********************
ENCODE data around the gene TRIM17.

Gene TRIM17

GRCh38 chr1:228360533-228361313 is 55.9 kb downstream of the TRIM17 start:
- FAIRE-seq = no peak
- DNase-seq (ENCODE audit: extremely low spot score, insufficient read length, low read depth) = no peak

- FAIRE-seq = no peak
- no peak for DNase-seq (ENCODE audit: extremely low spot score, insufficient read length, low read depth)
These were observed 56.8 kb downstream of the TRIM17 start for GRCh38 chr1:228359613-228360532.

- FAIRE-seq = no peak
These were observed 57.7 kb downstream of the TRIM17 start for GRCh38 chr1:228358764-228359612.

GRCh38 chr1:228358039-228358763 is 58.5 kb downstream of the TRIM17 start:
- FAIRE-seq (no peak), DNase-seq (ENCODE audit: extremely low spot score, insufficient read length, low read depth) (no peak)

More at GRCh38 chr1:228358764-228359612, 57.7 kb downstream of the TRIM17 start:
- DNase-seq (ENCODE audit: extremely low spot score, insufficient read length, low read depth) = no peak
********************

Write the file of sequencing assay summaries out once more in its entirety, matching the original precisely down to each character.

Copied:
ENCODE data around the gene TRIM17.

Gene TRIM17

GRCh38 chr1:228360533-228361313 is 55.9 kb downstream of the TRIM17 start:
- FAIRE-seq = no peak
- DNase-seq (ENCODE audit: extremely low spot score, insufficient read length, low read depth) = no peak

- FAIRE-seq = no peak
- no peak for DNase-seq (ENCODE audit: extremely low spot score, insufficient read length, low read depth)
These were observed 56.8 kb downstream of the TRIM17 start for GRCh38 chr1:228359613-228360532.

- FAIRE-seq = no peak
These were observed 57.7 kb downstream of the TRIM17 start for GRCh38 chr1:228358764-228359612.

GRCh38 chr1:228358039-228358763 is 58.5 kb downstream of the TRIM17 start:
- FAIRE-seq (no peak), DNase-seq (ENCODE audit: extremely low spot score, insufficient read length, low read depth) (no peak)

More at GRCh38 chr1:228358764-228359612, 57.7 kb downstream of the TRIM17 start:
- DNase-seq (ENCODE audit: extremely low spot score, insufficient read length, low read depth) = no peak